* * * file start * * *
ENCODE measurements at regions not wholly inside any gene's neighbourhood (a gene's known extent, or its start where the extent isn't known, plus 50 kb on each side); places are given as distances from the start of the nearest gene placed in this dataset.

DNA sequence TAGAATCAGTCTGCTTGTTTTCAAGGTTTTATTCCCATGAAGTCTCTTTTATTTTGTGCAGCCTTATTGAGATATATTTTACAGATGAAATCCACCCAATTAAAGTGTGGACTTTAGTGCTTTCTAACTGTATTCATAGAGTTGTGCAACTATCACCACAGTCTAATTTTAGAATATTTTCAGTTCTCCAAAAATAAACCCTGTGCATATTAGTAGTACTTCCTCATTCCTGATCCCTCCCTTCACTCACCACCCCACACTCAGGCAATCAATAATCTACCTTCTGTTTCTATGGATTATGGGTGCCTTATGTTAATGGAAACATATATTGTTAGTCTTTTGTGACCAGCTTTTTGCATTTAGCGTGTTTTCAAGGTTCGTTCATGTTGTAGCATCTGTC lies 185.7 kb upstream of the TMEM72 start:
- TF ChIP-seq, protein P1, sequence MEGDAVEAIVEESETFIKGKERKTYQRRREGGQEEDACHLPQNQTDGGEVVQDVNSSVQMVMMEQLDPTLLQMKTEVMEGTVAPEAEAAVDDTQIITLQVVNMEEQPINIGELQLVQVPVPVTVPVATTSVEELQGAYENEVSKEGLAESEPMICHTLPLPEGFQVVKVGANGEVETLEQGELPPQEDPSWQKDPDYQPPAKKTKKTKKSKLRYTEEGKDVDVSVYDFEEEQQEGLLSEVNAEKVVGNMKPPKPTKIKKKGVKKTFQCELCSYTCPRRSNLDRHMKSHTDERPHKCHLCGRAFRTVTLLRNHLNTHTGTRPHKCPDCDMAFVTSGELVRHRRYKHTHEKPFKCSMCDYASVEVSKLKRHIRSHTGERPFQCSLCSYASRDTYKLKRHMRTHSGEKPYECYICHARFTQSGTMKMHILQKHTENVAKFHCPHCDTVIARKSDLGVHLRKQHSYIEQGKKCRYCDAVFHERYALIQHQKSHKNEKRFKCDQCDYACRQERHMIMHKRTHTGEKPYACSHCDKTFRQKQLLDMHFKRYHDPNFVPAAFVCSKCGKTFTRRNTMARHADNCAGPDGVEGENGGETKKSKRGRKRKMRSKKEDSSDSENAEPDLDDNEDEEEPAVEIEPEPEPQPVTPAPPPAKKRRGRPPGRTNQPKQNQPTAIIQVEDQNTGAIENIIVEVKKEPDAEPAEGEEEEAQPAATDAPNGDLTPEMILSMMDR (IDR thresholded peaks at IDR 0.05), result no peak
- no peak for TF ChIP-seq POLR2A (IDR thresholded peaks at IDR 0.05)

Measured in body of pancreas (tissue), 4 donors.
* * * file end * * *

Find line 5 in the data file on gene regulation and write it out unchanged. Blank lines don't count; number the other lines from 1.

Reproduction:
Measured in body of pancreas (tissue), 4 donors.